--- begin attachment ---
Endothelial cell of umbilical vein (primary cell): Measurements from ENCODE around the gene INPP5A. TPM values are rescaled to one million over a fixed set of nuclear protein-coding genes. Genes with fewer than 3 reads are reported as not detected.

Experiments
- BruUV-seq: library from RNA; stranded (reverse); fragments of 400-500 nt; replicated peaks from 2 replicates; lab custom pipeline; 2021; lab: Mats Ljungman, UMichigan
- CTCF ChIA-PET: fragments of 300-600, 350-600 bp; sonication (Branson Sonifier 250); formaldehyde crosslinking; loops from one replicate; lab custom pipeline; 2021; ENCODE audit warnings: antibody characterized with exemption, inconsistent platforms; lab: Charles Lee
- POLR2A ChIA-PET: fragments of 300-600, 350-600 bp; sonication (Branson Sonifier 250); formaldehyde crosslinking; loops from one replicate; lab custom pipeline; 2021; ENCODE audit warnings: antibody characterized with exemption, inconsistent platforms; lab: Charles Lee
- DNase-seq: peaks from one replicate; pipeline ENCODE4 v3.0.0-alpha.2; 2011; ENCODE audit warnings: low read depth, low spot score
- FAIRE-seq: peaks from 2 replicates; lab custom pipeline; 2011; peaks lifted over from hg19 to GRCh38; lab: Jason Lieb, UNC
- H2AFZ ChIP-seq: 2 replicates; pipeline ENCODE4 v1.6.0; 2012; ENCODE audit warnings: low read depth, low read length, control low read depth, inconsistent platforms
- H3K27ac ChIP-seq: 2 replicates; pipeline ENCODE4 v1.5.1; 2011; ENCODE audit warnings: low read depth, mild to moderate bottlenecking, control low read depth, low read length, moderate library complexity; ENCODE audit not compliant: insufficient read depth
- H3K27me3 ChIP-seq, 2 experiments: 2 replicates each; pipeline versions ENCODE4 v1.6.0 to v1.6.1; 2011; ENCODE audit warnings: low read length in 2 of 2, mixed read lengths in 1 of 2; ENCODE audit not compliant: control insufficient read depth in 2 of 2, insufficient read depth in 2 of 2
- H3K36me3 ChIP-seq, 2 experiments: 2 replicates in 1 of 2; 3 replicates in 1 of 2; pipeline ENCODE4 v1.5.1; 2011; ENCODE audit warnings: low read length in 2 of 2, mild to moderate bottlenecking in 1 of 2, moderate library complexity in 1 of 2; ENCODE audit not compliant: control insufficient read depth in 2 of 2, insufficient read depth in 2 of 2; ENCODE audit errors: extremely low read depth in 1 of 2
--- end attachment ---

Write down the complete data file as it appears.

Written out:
Endothelial cell of umbilical vein (primary cell): Measurements from ENCODE around the gene INPP5A. TPM values are rescaled to one million over a fixed set of nuclear protein-coding genes. Genes with fewer than 3 reads are reported as not detected.

Experiments
- BruUV-seq: library from RNA; stranded (reverse); fragments of 400-500 nt; replicated peaks from 2 replicates; lab custom pipeline; 2021; lab: Mats Ljungman, UMichigan
- CTCF ChIA-PET: fragments of 300-600, 350-600 bp; sonication (Branson Sonifier 250); formaldehyde crosslinking; loops from one replicate; lab custom pipeline; 2021; ENCODE audit warnings: antibody characterized with exemption, inconsistent platforms; lab: Charles Lee
- POLR2A ChIA-PET: fragments of 300-600, 350-600 bp; sonication (Branson Sonifier 250); formaldehyde crosslinking; loops from one replicate; lab custom pipeline; 2021; ENCODE audit warnings: antibody characterized with exemption, inconsistent platforms; lab: Charles Lee
- DNase-seq: peaks from one replicate; pipeline ENCODE4 v3.0.0-alpha.2; 2011; ENCODE audit warnings: low read depth, low spot score
- FAIRE-seq: peaks from 2 replicates; lab custom pipeline; 2011; peaks lifted over from hg19 to GRCh38; lab: Jason Lieb, UNC
- H2AFZ ChIP-seq: 2 replicates; pipeline ENCODE4 v1.6.0; 2012; ENCODE audit warnings: low read depth, low read length, control low read depth, inconsistent platforms
- H3K27ac ChIP-seq: 2 replicates; pipeline ENCODE4 v1.5.1; 2011; ENCODE audit warnings: low read depth, mild to moderate bottlenecking, control low read depth, low read length, moderate library complexity; ENCODE audit not compliant: insufficient read depth
- H3K27me3 ChIP-seq, 2 experiments: 2 replicates each; pipeline versions ENCODE4 v1.6.0 to v1.6.1; 2011; ENCODE audit warnings: low read length in 2 of 2, mixed read lengths in 1 of 2; ENCODE audit not compliant: control insufficient read depth in 2 of 2, insufficient read depth in 2 of 2
- H3K36me3 ChIP-seq, 2 experiments: 2 replicates in 1 of 2; 3 replicates in 1 of 2; pipeline ENCODE4 v1.5.1; 2011; ENCODE audit warnings: low read length in 2 of 2, mild to moderate bottlenecking in 1 of 2, moderate library complexity in 1 of 2; ENCODE audit not compliant: control insufficient read depth in 2 of 2, insufficient read depth in 2 of 2; ENCODE audit errors: extremely low read depth in 1 of 2